Open Access

Influence of Water on the Structure and Dielectric Properties of the Microcrystalline and Nano-Cellulose

  • Kostiantyn M. Kovalov1Email author,
  • Olexander M. Alekseev1,
  • Maxim M. Lazarenko1,
  • Yu F. Zabashta1,
  • Yurii E. Grabovskii1 and
  • Sergii Yu Tkachov1
Nanoscale Research Letters201712:468

https://doi.org/10.1186/s11671-017-2231-5

Received: 4 January 2017

Accepted: 12 July 2017

Published: 26 July 2017

Abstract

Influence of water in the different states on a structure and dielectric properties of microcrystalline cellulose were studied by of X-ray, thermogravimetry, and dielectric spectroscopy. At research of microcrystalline cellulose (MCC) with different content of water, it is shown that the molecules of water are located in the macropores of MCC and in multimolecular hydrated layers. It is shown that at the increase of concentration of water in a hydrated shell, the reorganization of molecules of cellulose in the surface of crystallites takes place, and as a result, their transversal size and crystallinity increase. It is shown that during the concentration of water, more than 13% in a continuous hydrated shell of crystallites appears. Temperature dependences of actual and imaginary parts of complex dielectric permittivity were studied in the interval of temperatures [−180 ÷ 120] °C on frequencies of f = 5, 10, 20, and 50 kHz. A low-temperature relaxation process and high-temperature transition were observed. Low-temperature relaxation process which is related to transition of surface methylol groups of molecules of cellulose conformation from tg to tt is shifted toward low temperatures at the increase of concentration of water in microcrystalline cellulose.

Keywords

Microcrystalline cellulose Relaxation X-ray Dielectric permittivity

Background

Usual cellulose from various vegetative sources, which is practically inexhaustible renewable ecologically clean resource, is a raw material for production of microcrystalline cellulose (MCC). It determines the growing interest for investigation of its physical and physicochemical properties. Another important factor, which attracts attention of investigators, is availability of the crystalline particles in the MCC structure, the study of properties of which is promising for many directions of development of modern technologies. The most developed from such directions are pharmaceutical industry and cosmetics [1]; however, currently, MCC begins to be used as a filler in composite materials [2], modern electronics [3], and laser optics [4, 5]. In this regard, the ability of MCC to absorb moisture, which can substantially affect on its properties, in particular, structural [6], electrical [7, 8], and thermophysical [9, 10] ones, is important.

Methods

The Samples

The samples of MCC (Cellets-100) grade, produced by Shin-Etsu Company (Japan), were used for investigation. Initial MCC was dispersed in an agate mortar. To obtain water-free samples, the samples were held in the drying box during 3 days at the temperature of 115 °C, and then, they were encapsulated in the vacuum press mold. The samples with different level of moisture were obtained by their holding during different times in under saturated water vapor.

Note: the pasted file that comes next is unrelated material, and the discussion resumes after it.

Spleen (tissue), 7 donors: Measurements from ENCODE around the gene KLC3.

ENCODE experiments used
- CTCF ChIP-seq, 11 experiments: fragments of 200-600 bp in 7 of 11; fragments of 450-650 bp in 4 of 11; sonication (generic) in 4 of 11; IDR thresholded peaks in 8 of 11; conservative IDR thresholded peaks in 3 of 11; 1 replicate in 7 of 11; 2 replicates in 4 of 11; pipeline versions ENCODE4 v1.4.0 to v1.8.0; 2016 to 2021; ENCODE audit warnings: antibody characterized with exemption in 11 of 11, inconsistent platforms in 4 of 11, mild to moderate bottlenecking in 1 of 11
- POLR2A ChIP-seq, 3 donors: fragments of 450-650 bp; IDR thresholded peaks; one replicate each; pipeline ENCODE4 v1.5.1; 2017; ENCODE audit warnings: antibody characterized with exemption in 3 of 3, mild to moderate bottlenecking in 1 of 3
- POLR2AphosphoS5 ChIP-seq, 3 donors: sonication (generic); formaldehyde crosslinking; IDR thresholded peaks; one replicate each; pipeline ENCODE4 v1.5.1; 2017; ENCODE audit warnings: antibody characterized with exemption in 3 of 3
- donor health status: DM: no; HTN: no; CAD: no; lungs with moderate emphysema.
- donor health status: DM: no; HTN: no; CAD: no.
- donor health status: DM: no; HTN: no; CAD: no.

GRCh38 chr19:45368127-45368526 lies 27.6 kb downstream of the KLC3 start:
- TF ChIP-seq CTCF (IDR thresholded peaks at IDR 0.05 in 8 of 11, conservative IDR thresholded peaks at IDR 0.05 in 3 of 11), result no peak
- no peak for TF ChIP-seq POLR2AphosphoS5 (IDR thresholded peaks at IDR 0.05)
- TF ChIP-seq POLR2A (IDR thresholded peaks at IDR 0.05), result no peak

Equipment

Analysis of the sample structure was performed using X-ray diffractometer DRON-3M with the tube BSV-28 (λ = 1.54178 Å).

Differential thermal analysis (DTA) and thermogravimetric investigations were performed using derivatograph Q-1500D. Investigations were carried out within the temperature range T = 20 ÷ 250° with the rate of 5 °C/min.

The samples for dielectric investigations were produced by the compacting of MCC powder between coatings from a stainless steel at the pressure of 120 kg/cm2. Then, the sample with laminated coatings was placed in the thermostabilized four-electrode cell, which permitted to control the sample thickness during measurements using an additional air-dielectric capacitor. Measurements of the capacity and loss factor of this cell on four different frequencies f = 5, 10, 20, 50 kHz within the temperature range (−180 ÷ 120) °C were performed using automated installation based on the alternating current bridge P5083 [11].

Results and Discussion

Thermogravimetric Investigations

Investigations of the amount of water in MCC were performed using derivatograph Q-1500D. In the investigated sample, the temperature (T), mass change (m), and rate of the mass change (dm/dT) were measured simultaneously and differential and thermal analyses (DTA) were performed.

Temperature dependencies of the relative mass change Δm/m 0= (m−m 0)/m 0 , m 0 ––initial sample mass (see Fig. 1) and derivative of the mass change dm/dT (see Fig. 2) were obtained.
Fig. 1

Temperature dependence of the relative mass change of MCC. Temperature dependence of the relative mass change Δm/m 0 of MCC samples with different water content

Fig. 2

Temperature dependence of the derivative of mass change of MCC. Temperature dependence of the derivative of mass change dm/dT of MCC samples with different water content

One can consider that the loss of mass by the sample is caused by the evaporation of water, which is located in the sample in different states [12, 13]. Therefore, the dm/dT was divided on peaks using the Gauss distribution (see Fig. 3).
Fig. 3

Approximation of the dm/dT dependence for MCC sample with the humidity of 12.9%. Approximation of the dm/dT dependence for MCC sample with the humidity of 12.9% using Gauss distribution with three peaks

The dependence of dm/dT for each of the investigated samples can be described by the superposition of three peaks. The first peak (f 1) is connected with the evaporation of water of physical-mechanical bond with MCC, which is located in the micropores of the sample, the second one (f 2) is caused by the water of polymolecular and monomolecular hydrate layers, and the third peak is caused by the thermal oxidative degradation of the sample.

In Table 1, percentage S 1 in the square of the general peak dm/dT and mass percentage w i  = CS i /100% into general mass of different types of water and destruction for the MCC samples with different water content is shown.